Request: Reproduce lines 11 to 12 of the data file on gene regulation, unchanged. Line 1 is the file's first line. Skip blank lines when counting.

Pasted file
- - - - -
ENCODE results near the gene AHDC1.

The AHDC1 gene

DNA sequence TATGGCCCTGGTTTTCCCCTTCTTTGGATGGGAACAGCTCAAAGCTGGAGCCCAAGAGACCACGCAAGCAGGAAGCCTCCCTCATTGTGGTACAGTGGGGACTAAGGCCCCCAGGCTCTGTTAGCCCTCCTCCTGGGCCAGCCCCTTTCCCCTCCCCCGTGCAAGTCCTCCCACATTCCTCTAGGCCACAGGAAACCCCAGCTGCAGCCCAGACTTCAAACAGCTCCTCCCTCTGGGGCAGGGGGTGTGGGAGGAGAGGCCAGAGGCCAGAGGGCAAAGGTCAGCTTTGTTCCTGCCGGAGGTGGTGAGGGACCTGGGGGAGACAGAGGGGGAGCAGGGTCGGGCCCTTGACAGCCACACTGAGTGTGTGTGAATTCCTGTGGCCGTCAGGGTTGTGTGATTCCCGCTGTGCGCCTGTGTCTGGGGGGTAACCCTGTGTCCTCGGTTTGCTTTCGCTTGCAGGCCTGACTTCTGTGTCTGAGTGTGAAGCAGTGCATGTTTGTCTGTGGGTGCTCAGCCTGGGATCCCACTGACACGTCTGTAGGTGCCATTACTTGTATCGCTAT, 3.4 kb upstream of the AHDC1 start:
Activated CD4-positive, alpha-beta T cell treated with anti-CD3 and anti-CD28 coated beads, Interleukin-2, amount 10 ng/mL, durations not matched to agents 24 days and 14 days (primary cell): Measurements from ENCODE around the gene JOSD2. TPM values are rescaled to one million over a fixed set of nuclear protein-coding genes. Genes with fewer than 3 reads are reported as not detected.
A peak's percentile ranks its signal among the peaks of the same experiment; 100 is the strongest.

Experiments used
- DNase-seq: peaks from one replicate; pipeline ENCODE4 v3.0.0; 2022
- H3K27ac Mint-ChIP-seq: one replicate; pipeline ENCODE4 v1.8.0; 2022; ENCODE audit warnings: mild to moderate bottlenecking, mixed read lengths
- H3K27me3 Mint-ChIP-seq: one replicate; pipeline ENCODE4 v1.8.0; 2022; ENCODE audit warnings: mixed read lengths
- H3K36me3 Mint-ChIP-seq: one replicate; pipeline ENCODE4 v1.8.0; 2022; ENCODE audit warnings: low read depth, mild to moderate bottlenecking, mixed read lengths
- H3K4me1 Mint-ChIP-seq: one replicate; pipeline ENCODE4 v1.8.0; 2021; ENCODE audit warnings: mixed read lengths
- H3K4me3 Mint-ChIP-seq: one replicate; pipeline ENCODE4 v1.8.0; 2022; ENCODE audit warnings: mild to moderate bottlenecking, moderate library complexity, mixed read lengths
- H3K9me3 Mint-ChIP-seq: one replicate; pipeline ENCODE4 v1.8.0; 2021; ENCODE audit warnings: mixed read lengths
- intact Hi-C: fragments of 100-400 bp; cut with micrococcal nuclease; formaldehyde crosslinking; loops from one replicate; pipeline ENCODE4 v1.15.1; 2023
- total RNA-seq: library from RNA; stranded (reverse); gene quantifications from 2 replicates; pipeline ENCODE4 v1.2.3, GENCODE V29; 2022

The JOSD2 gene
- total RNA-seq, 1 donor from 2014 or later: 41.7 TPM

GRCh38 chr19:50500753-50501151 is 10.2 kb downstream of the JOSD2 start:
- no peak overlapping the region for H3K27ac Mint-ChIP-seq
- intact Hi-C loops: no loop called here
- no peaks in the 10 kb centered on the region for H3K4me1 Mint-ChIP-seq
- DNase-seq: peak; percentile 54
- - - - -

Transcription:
- H3K4me1 Mint-ChIP-seq: one replicate; pipeline ENCODE4 v1.8.0; 2021; ENCODE audit warnings: mixed read lengths
- H3K4me3 Mint-ChIP-seq: one replicate; pipeline ENCODE4 v1.8.0; 2022; ENCODE audit warnings: mild to moderate bottlenecking, moderate library complexity, mixed read lengths